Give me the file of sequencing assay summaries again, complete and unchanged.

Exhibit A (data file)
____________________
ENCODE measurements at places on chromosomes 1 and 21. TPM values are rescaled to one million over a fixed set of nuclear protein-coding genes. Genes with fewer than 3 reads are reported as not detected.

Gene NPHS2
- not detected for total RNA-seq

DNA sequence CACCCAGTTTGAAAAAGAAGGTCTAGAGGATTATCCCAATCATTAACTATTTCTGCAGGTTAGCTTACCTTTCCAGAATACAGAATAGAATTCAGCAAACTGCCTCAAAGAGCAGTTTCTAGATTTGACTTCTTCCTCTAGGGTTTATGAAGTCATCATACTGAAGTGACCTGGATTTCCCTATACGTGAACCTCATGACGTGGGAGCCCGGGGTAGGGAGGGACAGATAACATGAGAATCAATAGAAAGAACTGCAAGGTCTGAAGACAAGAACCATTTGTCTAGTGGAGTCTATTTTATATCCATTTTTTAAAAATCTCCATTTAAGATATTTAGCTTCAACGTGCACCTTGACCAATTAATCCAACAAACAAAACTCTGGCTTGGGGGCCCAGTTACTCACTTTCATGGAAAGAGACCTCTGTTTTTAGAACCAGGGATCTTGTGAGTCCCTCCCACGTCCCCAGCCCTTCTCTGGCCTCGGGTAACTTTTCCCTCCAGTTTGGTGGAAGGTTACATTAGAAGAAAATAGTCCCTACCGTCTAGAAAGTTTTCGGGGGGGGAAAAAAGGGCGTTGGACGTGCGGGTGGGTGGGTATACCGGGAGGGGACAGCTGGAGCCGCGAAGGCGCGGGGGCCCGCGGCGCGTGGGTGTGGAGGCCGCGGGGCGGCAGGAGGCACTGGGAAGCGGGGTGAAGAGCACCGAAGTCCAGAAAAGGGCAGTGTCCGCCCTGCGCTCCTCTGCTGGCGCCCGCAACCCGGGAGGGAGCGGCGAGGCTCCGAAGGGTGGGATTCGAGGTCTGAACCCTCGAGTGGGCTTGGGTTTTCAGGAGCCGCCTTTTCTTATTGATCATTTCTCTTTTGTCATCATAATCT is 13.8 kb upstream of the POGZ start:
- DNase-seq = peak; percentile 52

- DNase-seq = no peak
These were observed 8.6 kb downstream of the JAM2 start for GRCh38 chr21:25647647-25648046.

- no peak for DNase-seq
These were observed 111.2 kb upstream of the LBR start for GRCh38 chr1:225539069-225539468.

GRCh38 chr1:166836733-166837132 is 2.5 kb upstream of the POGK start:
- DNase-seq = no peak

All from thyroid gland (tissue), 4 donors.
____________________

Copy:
ENCODE measurements at places on chromosomes 1 and 21. TPM values are rescaled to one million over a fixed set of nuclear protein-coding genes. Genes with fewer than 3 reads are reported as not detected.

Gene NPHS2
- not detected for total RNA-seq

DNA sequence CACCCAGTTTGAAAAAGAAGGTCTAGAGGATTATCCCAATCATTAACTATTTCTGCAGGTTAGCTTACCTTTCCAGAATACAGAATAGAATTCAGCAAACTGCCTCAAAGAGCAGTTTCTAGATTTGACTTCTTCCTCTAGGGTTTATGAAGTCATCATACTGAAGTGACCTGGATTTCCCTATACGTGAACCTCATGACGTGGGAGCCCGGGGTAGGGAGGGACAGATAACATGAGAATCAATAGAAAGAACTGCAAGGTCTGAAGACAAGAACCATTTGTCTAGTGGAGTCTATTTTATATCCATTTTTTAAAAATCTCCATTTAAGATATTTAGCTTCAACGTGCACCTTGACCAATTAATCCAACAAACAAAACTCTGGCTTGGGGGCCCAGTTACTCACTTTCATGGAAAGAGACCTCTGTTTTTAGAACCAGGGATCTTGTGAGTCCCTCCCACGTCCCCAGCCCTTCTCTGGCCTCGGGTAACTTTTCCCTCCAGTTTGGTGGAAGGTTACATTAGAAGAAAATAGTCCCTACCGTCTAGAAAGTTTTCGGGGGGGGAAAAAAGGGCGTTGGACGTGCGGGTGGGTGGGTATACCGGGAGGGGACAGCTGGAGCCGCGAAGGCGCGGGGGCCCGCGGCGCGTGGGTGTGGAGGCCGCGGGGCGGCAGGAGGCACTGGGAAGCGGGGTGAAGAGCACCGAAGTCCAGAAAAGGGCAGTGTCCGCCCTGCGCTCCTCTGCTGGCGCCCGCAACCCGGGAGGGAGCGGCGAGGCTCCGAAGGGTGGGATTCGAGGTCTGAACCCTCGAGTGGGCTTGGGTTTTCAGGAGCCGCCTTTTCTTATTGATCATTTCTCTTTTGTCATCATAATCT is 13.8 kb upstream of the POGZ start:
- DNase-seq = peak; percentile 52

- DNase-seq = no peak
These were observed 8.6 kb downstream of the JAM2 start for GRCh38 chr21:25647647-25648046.

- no peak for DNase-seq
These were observed 111.2 kb upstream of the LBR start for GRCh38 chr1:225539069-225539468.

GRCh38 chr1:166836733-166837132 is 2.5 kb upstream of the POGK start:
- DNase-seq = no peak

All from thyroid gland (tissue), 4 donors.